But I'm hard-pressed to understand how this actually works in real life. Given that I just said I don't believe there's a single book in the English language that doesn't have a cliche in it, how do writers get their cliches past these editors in the first place?

Of course, I'm not about to provide an answer to my rhetorical question. I have no idea how they do it. I imagine it has something to do with the overall ratio of cliche:not cliche, as well as the distinctiveness of the writer's voice and story. But it might also just have a little to do with luck and how much the cliches you do use jump off the page and announce themselves.

Which brings me full circle on my contest entry. Because I realized after I'd sent it that it also includes this sentence, toward the end of Chapter One:

If he’d had the first inkling that Lady Rosalind fell into that category, he would have avoided her like the plague.
Ouch! And yet, no one commented on that cliche. Nobody. Which I find utterly fascinating and completely inexplicable.

So, anyway, as of this morning, the cat went back in the bag. Yep, it's a cliche, but I firmly believe it works in the story. And if that one cliche (or the plague above) is the only thing that prevents my manuscript from being published...well, that would be a dream, wouldn't it?

Friday, August 04, 2006

My Irony Meter Runs Amok

After skipping last week's entry due to a combination of laziness and bummed-outed-ness (because I wasn't at the RWA conference in Atlanta like almost everyone in the romance writing world), I'm pumped up for this week's entry. You see, I've been reading posts in the romance blogosphere the past few days that are seemingly unrelated but have tripped my irony meter right off the scale.
The first (though the most recent, chronologically speaking) comes from author Shana Galen/Shane Bolks on Jaunty Quills, excerpted below:

I guess I got my first taste of the literary scorn for genre fiction when I signed up for a novel-writing class after I finished my first book. The instructor read our first submissions, and during the second class, she assigned everyone outside reading. Most of my classmates had to read books on character, dialogue, plot. I was told to read books on feminist theory.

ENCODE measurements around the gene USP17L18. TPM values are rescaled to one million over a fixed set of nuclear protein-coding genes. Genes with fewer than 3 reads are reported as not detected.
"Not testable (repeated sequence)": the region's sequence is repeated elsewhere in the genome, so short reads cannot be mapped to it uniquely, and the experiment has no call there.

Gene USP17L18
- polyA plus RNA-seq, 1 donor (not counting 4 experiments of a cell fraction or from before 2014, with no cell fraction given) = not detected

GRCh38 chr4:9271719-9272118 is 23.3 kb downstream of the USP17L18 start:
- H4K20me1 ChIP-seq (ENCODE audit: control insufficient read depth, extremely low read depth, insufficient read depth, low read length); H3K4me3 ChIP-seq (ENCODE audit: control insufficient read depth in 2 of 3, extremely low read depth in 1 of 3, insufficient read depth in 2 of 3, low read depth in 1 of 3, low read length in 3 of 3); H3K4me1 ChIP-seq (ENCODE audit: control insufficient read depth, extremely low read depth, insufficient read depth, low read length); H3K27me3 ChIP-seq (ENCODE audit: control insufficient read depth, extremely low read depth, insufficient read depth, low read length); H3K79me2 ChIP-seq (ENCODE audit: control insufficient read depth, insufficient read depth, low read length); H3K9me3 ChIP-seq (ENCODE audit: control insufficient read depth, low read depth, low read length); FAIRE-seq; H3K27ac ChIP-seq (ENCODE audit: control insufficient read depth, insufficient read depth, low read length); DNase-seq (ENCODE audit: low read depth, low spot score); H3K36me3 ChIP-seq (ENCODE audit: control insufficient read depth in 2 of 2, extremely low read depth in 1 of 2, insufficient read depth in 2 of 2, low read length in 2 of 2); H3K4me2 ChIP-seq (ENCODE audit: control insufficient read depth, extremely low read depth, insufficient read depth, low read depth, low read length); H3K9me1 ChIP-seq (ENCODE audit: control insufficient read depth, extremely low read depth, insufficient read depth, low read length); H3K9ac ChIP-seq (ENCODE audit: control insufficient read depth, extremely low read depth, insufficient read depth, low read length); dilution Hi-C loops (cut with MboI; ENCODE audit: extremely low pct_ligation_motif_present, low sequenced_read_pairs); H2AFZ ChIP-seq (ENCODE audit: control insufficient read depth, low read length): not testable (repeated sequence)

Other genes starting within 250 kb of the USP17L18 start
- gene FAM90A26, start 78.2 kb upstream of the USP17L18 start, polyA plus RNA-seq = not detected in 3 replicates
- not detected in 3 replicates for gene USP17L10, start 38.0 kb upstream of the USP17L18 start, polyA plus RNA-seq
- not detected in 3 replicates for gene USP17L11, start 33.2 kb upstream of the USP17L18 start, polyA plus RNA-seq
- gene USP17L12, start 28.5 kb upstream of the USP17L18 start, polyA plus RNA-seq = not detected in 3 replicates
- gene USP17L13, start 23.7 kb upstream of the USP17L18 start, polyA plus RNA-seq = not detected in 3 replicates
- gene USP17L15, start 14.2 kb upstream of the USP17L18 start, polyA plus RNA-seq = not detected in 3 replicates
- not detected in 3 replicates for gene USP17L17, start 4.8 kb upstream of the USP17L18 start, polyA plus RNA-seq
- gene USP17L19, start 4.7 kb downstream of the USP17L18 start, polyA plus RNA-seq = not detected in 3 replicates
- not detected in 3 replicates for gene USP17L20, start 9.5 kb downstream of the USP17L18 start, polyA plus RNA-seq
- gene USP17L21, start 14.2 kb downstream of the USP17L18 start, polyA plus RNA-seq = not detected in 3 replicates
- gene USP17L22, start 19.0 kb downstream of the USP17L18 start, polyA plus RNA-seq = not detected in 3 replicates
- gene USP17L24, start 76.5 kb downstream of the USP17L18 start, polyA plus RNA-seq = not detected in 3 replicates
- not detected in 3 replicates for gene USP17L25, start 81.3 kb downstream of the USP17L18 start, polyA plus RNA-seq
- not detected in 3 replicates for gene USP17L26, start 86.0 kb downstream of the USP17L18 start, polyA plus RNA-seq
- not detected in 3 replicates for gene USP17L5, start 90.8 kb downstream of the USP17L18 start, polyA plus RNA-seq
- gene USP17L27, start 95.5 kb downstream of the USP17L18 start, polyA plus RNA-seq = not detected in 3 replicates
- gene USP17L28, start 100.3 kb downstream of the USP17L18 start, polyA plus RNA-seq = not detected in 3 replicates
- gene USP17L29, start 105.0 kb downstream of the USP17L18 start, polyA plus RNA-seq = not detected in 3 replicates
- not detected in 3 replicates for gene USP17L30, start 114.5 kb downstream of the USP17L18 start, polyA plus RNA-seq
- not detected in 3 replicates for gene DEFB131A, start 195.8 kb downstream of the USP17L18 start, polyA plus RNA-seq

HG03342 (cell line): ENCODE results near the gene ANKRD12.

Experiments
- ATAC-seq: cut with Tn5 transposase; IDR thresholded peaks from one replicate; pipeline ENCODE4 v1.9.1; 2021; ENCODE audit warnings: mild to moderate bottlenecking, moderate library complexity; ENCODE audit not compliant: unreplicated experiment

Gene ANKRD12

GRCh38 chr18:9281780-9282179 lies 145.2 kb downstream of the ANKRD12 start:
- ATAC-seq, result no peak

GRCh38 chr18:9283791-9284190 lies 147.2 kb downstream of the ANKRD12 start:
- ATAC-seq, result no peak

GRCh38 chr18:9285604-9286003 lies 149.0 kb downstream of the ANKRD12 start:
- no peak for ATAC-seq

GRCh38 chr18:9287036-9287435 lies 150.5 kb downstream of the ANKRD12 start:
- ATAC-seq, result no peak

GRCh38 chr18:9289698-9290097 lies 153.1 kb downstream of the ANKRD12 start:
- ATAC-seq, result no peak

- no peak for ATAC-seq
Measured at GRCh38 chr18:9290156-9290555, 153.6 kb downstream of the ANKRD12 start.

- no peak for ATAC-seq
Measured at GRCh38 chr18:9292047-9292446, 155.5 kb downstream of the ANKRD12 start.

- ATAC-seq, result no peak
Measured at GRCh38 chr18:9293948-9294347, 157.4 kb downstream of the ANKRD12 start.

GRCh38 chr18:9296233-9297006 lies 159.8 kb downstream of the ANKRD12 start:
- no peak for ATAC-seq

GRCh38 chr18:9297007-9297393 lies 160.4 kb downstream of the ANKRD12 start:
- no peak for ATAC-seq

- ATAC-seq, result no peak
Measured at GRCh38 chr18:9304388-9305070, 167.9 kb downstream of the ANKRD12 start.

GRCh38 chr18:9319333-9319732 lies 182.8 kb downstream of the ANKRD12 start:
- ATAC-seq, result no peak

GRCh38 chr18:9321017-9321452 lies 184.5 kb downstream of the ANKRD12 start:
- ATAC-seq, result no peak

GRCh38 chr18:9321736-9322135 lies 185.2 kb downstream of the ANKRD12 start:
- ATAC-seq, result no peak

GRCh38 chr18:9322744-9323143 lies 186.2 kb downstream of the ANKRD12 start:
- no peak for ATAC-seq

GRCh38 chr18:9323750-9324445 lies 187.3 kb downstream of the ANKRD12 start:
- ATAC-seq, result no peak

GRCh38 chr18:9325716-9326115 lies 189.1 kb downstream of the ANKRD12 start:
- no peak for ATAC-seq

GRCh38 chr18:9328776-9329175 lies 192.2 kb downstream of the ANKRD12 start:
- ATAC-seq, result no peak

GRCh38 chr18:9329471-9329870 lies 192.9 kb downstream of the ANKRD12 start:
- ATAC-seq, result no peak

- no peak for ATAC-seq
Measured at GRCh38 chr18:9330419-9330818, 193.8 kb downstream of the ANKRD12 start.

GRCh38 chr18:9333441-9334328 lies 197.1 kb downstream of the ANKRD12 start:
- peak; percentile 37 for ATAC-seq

Apparently it wasn’t so much plot or point of view that I needed help with (though I certainly could have used help on both!). The instructor was more concerned with her stereotype that romance novels shows women as weak creatures who need a man to save them.

Fortunately, I ignored her advice and kept writing romance because, for me, writing a romance novel is a feminist statement.

The second is the kerfuffle over a letter written to Romance Writer's Report (the RWA's magazine) by Jan Butler essentially castigating RWA for allowing books portraying "alternative" relationships (e.g., homosexual, bisexual, polyamorous) to be published under the banner of "romance". I won't bore you by reproducing the letter either in full or in part here, but if you want the gist of it, I suggest you read the excerpt on Kate Rothwell's blog. You can also read a host of comments in response to the original letter, as well as Ms. Butler's own defense of her position, in both Kate's blog and on Smart Bitches.

Now, I'm sure at this point, you're wondering what connects these two topics in my pitiful little mind.

In a nutshell, it's this: romance, however varied its forms and permutations, can't please either the left or the right. To the highbrows on the educated left, romance is too conservative. It's anti-feminist and demeaning to women. (The fact that most romances portray women's sexuality in healthy and empowering ways seems to have escaped their notice.) But then to the right, romance is equally contemptible for being too progressive. "Perversions" aside, there's too much sex and, by extension, too much feminine empowerment, and conservatives long for the days of the sweet love stories in which the hero and heroine didn't consummate their relationship until after they were married and then only in the most euphemistic of terms. (When were those days, again? I remember reading a few Harlequins of this variety when I first started reading romance in the late 70s, but I pretty quickly graduated from those tame things to Bertrice Small and the like. The hotter the sex, the hotter the romance!)

Last week, I heard this quote from Aldous Huxley:

An intellectual is a person who's found one thing that's more interesting than sex.

And my first thought was, "Damn, I'm never going to be an intellectual!"

And even though I am happily plugging away on writing my own historical romance novel and enjoying (almost) every second of it, I am not immune to what I perceive as the scorn in which romance is viewed in the wider world. Despite the fact that romance is an incredibly popular genre and that I read and enjoy it myself, I feel compelled to apologize for writing something so trivial and, well, non-literary. I don't fool myself that I'm writing the Great American Novel, but then I wonder: who's to say the Great American Novel can't be a romance? Not to say that it would be mine, mind you!

But why the hell not?

Oh, and on a completely unrelated note, if you'd like to read about RWA Nationals from a first-timer, check out my critique partner Lacey Kaye's blog. Her take on the conference is both informative and hilarious.